costs of the vehicle, or if your car is totaled the fair market value of the vehicle. This is different from the replacement cost. Instead of relying solely on what the insurance company tells you your car is worth, do your own research. There are numerous online sites you can use to aid in your research including Kelley Blue Book (www.kbb.com), NADA Guides (www. nadaguides.com) or Auto Trader (www.autotrader. com). Remember to tell the insurance adjuster if you recently paid for extensive repairs, put on new tires, upgraded the car with a new sound system, or any other add-ons your car has that would enhance it’s market value. What if the person who hit me doesn’t have insurance? You may not have control over who hits you or your family members, but you can do something to make sure you are covered if you find yourself in the unfortunate situation of a car accident. Uninsured motorist (“UM”) coverage is the most important insurance you can buy. This insurance covers you when the person who caused the accident either does not have insurance or does not have sufficient insurance to pay all your damages. Florida requires that everyone who owns a vehicle have auto insurance, but it surprises many people to learn that currently there is no mandatory bodily injury (“BI”) coverage in Florida. BI insurance is the coverage the at fault driver must have if the insurance company is going to pay damages for any individuals hurt in the accident. If the at fault driver does not have BI coverage or does not have enough BI coverage then the injured parties are often out of luck unless they have UM coverage. Talk to your insurance agent and make sure you have this very important coverage.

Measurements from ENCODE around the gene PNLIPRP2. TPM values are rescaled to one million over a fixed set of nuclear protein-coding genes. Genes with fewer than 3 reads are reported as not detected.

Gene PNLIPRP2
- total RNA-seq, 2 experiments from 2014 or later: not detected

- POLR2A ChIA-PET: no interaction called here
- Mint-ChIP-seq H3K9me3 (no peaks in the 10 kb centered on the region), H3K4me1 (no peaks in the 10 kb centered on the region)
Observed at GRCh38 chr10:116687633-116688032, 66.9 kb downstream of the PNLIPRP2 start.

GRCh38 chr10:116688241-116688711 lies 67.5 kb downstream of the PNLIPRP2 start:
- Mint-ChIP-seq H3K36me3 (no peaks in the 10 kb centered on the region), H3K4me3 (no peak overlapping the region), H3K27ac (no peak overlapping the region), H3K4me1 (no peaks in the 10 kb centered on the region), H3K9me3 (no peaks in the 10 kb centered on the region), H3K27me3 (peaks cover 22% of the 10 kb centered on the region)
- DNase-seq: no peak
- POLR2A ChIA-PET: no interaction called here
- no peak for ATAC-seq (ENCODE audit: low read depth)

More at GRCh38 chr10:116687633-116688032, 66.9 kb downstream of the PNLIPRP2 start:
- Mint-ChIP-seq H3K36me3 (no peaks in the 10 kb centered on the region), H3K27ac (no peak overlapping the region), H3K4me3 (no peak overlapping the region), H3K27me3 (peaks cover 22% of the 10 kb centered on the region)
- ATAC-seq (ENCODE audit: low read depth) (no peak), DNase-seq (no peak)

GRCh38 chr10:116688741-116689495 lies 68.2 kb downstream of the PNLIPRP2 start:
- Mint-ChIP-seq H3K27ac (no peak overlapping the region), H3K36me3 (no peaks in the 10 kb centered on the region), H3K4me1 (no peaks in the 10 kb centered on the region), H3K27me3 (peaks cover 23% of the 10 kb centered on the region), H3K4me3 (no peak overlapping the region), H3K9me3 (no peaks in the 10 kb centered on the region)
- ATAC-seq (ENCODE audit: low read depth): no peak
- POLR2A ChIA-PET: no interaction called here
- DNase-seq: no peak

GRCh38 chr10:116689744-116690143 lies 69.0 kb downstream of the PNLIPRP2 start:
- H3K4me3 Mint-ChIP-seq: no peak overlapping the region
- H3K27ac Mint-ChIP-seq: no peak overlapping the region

Do I have to hire an attorney to do all this for me? You never have to hire an attorney. Each case is different and not all cases need an attorney’s expertise. For example if you have minimal to no personal injuries and the insurance company has repaired your car to your satisfaction, then often an attorney is unnecessary. On the other hand, if your injuries require regular on going medical treatment, then an attorney can be a huge help not only in maximizing the benefits owed to you, but also in dealing with all the phone calls and paperwork that come your way following a car accident. Most personal injury attorneys do not charge for an initial consultation. Meet with an attorney you trust and then make a decision as to whether you need to hire an expert to help with your claim.
This information is not intended to be a substitute for obtaining legal advice from an attorney. No person should act or rely upon any information in this article without seeking the advice of a qualified attorney.
Rachael Gilmer is a shareholder at Levin Papantonio. She currently manages the motor vehicle department at the firm and focuses her practice on car accidents, wrongful death, trucking accidents, brain injury, and severe injuries related to premises liability.
March 2016 www.esrba.com The Summation 25
Catholic High School Team Members
Travis Johnson and Brian Kirkland enjoying the proceedings
2016 Mock Trial...
Tate High School Team Members
YLD President Bo Harper presents the award for â€œBest Attorneyâ€? to Catholic High School Junior, Chandler Rayborn
Escambia-Santa Rosa Bar Foundation Board member, Adrianna Spain, presents $500 check to Tate High to help with travel expenses for the state competition in Orlando
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Photos No this is not a judicial selfieâ€Ś
...During his recent visit to Pensacola, The Florida Bar President RamĂłn Abadin shares a mobile app with our local judges
2016 Martin Luther King Jr. Parade...